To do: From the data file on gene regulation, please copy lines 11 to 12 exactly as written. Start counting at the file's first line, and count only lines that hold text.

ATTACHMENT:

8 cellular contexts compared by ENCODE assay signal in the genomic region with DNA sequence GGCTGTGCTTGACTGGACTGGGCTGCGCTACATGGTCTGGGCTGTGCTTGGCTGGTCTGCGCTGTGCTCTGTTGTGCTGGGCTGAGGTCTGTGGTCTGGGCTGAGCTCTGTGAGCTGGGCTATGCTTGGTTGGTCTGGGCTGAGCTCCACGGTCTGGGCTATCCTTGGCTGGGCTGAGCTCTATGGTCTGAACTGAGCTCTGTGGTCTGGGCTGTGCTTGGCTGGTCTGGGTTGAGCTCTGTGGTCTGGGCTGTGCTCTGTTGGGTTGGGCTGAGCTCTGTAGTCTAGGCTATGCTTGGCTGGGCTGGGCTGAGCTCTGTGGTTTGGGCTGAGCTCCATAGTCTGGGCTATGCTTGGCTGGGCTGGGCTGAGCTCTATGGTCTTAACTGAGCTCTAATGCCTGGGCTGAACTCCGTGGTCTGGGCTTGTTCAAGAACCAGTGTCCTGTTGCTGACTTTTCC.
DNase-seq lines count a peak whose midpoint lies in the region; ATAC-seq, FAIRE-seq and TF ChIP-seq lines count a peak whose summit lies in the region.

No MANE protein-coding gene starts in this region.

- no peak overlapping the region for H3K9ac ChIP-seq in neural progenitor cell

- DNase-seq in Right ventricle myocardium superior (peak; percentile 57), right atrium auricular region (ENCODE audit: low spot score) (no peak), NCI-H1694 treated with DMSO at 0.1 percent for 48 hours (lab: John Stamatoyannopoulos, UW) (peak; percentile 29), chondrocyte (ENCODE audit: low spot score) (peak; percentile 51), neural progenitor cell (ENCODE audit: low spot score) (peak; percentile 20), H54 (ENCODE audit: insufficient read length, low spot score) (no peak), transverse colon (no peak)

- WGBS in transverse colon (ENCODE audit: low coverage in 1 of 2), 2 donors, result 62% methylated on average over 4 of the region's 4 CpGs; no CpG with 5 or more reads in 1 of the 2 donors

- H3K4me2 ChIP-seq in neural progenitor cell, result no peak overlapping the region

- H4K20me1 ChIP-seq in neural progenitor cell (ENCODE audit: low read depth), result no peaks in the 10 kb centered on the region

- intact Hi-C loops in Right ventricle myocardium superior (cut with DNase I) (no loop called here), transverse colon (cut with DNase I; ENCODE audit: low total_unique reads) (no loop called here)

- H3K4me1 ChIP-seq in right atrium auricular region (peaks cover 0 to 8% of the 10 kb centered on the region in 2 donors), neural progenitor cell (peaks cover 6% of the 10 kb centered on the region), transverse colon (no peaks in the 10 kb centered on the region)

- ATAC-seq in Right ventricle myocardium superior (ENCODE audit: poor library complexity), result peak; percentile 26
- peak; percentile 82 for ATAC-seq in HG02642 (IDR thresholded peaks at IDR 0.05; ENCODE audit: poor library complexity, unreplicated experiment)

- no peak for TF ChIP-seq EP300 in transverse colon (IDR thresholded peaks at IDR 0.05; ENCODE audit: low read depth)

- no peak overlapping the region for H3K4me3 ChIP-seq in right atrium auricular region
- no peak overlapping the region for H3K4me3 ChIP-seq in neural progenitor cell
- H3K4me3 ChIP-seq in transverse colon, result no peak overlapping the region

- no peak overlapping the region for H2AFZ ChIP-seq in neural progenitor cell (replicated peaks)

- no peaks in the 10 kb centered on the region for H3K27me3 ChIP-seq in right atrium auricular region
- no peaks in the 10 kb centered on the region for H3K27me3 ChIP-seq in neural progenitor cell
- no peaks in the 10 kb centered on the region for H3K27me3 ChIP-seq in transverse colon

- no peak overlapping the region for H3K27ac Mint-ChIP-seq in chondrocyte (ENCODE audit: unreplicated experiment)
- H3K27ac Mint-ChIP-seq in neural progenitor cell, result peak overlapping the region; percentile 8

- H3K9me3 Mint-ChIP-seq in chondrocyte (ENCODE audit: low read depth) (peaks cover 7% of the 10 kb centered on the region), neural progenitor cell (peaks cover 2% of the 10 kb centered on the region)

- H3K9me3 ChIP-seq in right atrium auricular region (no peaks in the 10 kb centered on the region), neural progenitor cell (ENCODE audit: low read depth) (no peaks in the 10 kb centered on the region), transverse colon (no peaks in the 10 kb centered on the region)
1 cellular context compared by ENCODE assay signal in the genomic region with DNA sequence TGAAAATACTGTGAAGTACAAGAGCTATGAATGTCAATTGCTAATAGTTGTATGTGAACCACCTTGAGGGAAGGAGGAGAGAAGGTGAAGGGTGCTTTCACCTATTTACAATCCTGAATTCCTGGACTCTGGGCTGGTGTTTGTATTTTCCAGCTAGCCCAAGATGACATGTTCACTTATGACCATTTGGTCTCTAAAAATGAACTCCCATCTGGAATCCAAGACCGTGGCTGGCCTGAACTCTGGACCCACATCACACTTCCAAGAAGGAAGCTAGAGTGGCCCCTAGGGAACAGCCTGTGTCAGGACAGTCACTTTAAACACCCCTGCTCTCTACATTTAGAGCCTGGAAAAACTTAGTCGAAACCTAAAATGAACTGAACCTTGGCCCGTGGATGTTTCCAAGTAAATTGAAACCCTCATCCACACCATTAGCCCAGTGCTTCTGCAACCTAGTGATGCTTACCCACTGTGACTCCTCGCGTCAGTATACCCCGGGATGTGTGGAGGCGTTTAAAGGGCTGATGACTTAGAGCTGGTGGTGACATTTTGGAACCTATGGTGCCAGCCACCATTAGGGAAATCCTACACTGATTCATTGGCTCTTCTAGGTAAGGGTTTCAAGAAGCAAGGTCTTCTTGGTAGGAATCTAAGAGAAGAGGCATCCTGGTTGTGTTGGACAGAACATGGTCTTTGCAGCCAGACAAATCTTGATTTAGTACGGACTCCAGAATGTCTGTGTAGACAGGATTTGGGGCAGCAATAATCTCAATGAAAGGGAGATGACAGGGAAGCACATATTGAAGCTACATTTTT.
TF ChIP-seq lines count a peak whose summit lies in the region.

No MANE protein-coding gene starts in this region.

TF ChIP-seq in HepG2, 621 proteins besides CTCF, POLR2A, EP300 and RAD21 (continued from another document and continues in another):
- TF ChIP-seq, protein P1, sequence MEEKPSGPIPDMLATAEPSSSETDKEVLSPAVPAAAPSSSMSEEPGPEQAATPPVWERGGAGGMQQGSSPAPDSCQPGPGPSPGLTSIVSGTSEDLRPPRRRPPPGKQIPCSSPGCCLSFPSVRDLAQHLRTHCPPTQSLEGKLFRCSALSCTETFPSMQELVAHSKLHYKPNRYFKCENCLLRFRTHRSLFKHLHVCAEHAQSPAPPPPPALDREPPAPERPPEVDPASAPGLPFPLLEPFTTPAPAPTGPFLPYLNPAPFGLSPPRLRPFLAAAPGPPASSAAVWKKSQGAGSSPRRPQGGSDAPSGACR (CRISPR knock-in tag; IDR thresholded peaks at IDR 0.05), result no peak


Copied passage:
- ATAC-seq in Right ventricle myocardium superior (ENCODE audit: poor library complexity), result peak; percentile 26
- peak; percentile 82 for ATAC-seq in HG02642 (IDR thresholded peaks at IDR 0.05; ENCODE audit: poor library complexity, unreplicated experiment)